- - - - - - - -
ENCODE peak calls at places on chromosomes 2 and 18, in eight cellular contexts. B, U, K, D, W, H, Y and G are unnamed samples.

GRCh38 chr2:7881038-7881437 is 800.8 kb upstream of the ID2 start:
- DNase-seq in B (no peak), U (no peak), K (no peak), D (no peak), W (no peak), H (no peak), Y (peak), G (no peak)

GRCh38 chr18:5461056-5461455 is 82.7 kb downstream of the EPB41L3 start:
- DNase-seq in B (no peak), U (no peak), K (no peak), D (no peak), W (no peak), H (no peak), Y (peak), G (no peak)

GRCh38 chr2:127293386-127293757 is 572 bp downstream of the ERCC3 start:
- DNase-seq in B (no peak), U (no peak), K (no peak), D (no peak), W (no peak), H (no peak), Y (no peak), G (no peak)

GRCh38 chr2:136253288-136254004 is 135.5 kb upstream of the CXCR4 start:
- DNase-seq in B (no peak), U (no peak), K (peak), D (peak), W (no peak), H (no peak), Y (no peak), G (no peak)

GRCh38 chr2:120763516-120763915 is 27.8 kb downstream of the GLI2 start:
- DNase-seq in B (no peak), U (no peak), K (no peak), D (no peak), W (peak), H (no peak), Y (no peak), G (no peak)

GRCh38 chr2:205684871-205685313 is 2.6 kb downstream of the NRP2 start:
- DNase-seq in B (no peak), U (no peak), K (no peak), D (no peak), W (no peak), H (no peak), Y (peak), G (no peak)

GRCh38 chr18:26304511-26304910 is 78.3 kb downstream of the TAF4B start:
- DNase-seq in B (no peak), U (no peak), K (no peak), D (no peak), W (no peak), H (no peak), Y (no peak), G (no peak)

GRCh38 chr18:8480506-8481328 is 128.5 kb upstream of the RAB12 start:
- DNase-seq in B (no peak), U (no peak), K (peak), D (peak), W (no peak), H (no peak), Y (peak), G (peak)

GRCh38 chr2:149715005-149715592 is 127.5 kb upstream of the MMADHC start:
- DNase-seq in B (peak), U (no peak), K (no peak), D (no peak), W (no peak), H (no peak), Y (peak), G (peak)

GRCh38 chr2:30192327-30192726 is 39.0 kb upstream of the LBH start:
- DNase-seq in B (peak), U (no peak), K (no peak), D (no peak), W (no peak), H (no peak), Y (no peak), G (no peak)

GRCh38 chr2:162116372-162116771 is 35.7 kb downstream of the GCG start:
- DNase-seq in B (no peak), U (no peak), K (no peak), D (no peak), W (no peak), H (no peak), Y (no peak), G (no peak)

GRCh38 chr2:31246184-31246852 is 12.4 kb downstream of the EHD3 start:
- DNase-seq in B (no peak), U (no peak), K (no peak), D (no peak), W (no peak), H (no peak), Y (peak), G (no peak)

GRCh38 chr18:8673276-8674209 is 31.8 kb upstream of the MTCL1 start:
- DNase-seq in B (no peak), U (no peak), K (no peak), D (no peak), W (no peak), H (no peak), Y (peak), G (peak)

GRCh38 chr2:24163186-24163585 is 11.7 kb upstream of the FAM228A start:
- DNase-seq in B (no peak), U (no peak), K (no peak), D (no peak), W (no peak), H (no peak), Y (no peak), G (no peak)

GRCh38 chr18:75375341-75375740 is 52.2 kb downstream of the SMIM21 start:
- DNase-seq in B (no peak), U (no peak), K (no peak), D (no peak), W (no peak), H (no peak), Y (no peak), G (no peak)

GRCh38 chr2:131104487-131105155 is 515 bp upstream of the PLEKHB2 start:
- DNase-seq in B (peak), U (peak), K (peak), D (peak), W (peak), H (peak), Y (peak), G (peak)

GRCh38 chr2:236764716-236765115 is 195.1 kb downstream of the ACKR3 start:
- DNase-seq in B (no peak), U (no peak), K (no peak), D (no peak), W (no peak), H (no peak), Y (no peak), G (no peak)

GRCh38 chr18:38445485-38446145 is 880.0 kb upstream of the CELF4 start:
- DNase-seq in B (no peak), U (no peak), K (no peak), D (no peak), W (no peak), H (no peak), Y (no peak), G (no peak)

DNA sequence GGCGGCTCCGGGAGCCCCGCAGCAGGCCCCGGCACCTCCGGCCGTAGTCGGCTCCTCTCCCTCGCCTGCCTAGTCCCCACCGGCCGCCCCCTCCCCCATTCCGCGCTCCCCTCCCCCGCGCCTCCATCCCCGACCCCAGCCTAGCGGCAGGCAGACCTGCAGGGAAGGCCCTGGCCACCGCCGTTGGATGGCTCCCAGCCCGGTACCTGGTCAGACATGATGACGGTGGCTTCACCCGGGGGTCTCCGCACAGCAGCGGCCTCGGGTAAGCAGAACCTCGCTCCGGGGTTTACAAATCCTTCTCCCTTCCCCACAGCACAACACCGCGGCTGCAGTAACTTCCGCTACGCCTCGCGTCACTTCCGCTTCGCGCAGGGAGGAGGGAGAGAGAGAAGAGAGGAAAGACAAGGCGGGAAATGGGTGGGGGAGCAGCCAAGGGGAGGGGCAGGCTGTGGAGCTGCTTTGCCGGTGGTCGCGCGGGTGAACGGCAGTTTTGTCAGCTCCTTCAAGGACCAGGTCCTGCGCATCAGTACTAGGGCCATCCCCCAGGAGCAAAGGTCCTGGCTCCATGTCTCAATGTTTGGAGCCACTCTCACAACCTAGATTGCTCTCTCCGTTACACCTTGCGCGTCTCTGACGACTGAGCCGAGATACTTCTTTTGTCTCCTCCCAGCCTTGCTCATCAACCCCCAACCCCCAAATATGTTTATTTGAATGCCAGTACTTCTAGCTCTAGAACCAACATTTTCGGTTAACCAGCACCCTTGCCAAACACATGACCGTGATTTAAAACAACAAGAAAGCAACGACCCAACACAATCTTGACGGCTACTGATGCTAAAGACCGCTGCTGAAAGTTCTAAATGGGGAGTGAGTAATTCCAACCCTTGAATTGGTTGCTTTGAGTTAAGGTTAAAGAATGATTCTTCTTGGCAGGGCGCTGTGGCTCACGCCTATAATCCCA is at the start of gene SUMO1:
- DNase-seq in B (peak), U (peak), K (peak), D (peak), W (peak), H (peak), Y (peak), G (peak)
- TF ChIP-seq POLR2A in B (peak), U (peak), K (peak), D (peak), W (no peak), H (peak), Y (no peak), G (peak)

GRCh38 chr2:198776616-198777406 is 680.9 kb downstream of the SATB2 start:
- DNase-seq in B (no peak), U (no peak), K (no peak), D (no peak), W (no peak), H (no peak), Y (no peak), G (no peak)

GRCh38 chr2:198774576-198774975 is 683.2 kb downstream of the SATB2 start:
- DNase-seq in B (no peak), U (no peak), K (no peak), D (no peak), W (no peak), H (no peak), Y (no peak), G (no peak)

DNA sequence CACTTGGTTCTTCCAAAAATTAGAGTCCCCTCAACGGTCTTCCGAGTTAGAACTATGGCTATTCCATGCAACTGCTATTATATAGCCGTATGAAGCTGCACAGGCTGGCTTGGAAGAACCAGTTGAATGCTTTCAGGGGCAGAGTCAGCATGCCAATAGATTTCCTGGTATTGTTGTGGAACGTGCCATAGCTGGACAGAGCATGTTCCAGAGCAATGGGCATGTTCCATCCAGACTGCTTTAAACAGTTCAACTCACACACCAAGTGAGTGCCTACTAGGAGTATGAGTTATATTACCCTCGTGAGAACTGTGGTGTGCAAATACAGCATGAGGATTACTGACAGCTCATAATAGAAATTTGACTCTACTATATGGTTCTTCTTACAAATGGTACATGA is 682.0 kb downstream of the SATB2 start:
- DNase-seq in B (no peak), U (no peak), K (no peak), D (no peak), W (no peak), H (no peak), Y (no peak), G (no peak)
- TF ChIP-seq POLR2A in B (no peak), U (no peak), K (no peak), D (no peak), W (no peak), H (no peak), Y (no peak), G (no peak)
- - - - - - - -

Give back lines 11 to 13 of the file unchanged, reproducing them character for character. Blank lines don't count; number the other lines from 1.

- DNase-seq in B (no peak), U (no peak), K (no peak), D (no peak), W (peak), H (no peak), Y (no peak), G (no peak)

GRCh38 chr2:205684871-205685313 is 2.6 kb downstream of the NRP2 start:
- DNase-seq in B (no peak), U (no peak), K (no peak), D (no peak), W (no peak), H (no peak), Y (peak), G (no peak)